Chris Blog

Chris's Cycle Challenge Blog

The challenge.
Organised by Charity Challenge, with whom I cycled from Saigon to Angkor Wat in 2012, The cycle from Machu Picchu to the Amazon involves high altitude, steep hills and sleeping under canvas at near zero temperatures.

Picture courtesy of Charity Challenge

Since the Amazon is lower than Machu Picchu, there will be more downhill than up but there are still some stiff climbs, as this excerpt from the itinerary for day 6 indicates:
"You will spend the night, camping at 3950m where the vista is fantastic. The ride today has an ascent of 1150m and a descent of 600m. The average cycle time is 7-8 hours"

Thursday 25th September 2014. One week to go.

When I have undertaken previous challenges, I have attempted to blog updates to training and from the challenge itself.
It hasn't been so easy this year. In the run up, I haven't kept to the training schedule as I would have liked as, following my Collis-Nissen fundoplication revision surgery at the end of April, I have had recurrent bouts of discomfort, known by the unglamorous name of "Dumping Syndrome", when I've preferred not to be in the saddle.

I'm hoping I'll be OK for the trip.

And, instead of the 30 mile Winchester loop daily (which has some nice hills), I have contented myself with the easier 24 mile Romsey loop a couple of times a week.

During most of the trip itself, we're unlikely to get a mobile phone signal let alone wifi, so most of the reporting will probably have to wait until I return.

Meanwhile, thank you to all those who have sponsored me so far. As I write this, I'm 90% of the way to my target. (And, as with my 2012 sponsored cycle, I'm happy to exceed it!)

1st October - starting off tomorrow

Was up early this morning for an interview on BBC Radio Solent.

Off to Ferndown to host a drop-in this afternoon.
Fly off tomorrow and back on Sunday 12th October.
Monday 13th October I'm at Westminster for the OCWC rally.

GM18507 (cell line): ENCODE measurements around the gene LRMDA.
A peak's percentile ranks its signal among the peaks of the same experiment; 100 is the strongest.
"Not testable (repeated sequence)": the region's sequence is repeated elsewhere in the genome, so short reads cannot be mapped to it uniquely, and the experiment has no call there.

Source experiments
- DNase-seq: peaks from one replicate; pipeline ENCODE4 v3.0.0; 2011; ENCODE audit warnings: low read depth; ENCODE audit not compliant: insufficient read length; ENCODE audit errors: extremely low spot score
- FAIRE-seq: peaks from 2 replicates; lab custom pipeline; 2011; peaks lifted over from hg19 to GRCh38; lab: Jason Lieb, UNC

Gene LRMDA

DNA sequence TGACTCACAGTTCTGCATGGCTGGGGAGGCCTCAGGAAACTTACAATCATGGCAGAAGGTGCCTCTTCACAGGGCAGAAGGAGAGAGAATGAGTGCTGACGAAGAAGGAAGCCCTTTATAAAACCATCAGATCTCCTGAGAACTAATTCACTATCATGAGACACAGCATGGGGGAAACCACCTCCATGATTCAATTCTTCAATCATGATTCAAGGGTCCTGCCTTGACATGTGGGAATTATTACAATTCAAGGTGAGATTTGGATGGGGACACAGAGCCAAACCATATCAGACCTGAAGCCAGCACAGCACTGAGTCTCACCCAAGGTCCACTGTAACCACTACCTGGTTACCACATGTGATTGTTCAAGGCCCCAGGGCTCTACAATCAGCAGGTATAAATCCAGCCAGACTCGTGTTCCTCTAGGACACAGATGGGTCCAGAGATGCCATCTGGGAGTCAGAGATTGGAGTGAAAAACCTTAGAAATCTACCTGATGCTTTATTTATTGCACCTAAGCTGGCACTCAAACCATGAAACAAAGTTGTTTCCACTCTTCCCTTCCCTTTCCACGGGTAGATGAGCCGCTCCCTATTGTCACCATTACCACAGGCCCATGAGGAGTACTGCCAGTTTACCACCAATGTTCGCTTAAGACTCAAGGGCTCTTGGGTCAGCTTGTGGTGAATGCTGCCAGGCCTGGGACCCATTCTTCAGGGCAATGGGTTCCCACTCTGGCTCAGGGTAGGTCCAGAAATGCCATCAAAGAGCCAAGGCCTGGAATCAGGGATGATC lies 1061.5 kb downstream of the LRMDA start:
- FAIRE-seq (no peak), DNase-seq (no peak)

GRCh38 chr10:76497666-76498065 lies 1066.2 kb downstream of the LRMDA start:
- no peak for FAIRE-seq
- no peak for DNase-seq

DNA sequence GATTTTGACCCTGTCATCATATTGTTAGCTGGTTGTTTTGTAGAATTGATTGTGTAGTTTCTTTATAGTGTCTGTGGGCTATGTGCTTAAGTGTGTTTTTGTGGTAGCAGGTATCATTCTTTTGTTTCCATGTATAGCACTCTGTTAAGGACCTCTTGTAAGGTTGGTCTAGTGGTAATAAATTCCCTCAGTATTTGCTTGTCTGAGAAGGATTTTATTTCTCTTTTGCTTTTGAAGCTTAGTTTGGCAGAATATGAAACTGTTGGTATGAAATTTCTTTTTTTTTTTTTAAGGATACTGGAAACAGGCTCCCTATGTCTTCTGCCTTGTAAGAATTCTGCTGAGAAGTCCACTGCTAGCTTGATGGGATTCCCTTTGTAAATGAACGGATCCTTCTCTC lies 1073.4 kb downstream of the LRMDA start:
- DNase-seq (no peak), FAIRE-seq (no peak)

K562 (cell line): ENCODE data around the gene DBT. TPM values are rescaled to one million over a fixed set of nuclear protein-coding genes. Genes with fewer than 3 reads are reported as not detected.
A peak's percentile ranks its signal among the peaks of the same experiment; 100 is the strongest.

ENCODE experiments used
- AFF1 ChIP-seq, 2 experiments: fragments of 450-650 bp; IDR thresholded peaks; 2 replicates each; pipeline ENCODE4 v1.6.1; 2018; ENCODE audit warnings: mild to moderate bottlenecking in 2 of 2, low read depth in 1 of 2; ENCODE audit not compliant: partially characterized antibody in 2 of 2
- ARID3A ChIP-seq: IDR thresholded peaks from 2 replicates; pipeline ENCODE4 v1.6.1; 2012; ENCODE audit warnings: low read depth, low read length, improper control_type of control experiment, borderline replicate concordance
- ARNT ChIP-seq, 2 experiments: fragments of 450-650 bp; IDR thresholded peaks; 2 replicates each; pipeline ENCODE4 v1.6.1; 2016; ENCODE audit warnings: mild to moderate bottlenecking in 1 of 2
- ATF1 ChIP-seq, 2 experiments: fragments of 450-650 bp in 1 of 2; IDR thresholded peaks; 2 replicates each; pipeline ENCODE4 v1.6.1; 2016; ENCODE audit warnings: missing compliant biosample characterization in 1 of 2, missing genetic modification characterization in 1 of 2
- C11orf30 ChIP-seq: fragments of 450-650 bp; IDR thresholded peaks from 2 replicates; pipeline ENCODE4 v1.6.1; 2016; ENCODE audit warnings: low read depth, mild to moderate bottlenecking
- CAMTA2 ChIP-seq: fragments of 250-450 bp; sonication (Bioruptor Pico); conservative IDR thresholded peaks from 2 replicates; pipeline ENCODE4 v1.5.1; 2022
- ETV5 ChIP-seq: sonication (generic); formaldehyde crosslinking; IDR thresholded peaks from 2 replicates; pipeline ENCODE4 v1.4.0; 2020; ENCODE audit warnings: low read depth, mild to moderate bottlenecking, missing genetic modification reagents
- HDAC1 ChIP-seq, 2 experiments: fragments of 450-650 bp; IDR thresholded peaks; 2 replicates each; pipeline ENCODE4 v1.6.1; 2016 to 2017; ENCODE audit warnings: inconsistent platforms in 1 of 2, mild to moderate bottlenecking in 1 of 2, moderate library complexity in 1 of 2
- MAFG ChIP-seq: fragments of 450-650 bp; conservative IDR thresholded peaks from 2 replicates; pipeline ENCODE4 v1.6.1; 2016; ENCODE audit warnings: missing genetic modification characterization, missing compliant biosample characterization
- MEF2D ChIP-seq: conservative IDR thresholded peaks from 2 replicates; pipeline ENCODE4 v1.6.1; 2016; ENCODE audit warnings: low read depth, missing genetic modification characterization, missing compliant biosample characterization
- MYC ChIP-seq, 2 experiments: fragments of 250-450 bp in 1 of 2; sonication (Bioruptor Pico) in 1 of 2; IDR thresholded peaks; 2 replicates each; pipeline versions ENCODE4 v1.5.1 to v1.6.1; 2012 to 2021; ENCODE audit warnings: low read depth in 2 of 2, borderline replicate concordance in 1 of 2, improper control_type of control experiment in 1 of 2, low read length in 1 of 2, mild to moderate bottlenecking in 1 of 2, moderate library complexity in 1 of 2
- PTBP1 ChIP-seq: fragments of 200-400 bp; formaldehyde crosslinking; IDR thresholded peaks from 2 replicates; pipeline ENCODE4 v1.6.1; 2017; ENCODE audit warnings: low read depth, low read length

And Radio Solent have asked me back on Tuesday 14th October for another interview to say how it went.

My itinerary:
Day 1: Thursday / Friday: Fly Heathrow Terminal 5 - Madrid - Lima - Cuzco - overnight in hotel
Day 3: Saturday: Guided tour of Machu Picchu - overnight in hostel
Day 4: Sunday: Cycle along Sacred Valley to Pisac (mainly flat 4-5 hours) - overnight camping
Day 5: Monday: Ascent & descent in the Andes (6-7 hours) - overnight camping
Day 6: Tuesday: Descent to Paucartambo & challenging climb to Tres Cruces:
"You will spend the night camping at 3950m where the vista is fantastic. The ride today has an ascent of 1150m and a descent of 600m. the average cycle time is 7-8 hours.
Day 7: Wednesday: Descent into Cloud forest (4-5 hours) - overnight camping.
Day 8: Thursday: Cycle deeper into the rainforest (6-7 hours) - overnight camping.
Day 9: Friday: Transfer to Cuzco - celebratory dinner and overnight in hotel.
Day 10: Saturday / Sunday: Return flights to Heathrow.

Day 1: Thursday 2 October
Bags packed. Main back pack weighs about 12 Kilo including sleeping bag and I've had to fill my day rucksack/hand luggage with my cycle helmet. Driving to Heathrow in an hour.

Day 2: Friday 3 October
Arrived in Cusco after 3 flights: London to Madrid (2
¾ hours), Madrid to Lima (11 hours) and Lima to Cusco (1 hour).

At 12,000 feet everything seems like hard work but we walk around and explore the city - which involves climbing lots of steps.

Day 3: Saturday 4 October
Up early to be bussed a couple of hours to Ollantaytambo to catch the train to Machu Picchu.
The ride was fast and hairy - but all Peruvian drivers seem to drive the same way.

The train ride was good in an observation coach with glass roof to view the mountainsides and the river valley the route follows.

Then there was another bus up the steep hillside to the ancient Inca ruins. And eventually we reached our destination - this incredible city built 600 years ago on terraces fashioned out of the rocks atop a mountainside at 8,000 feet.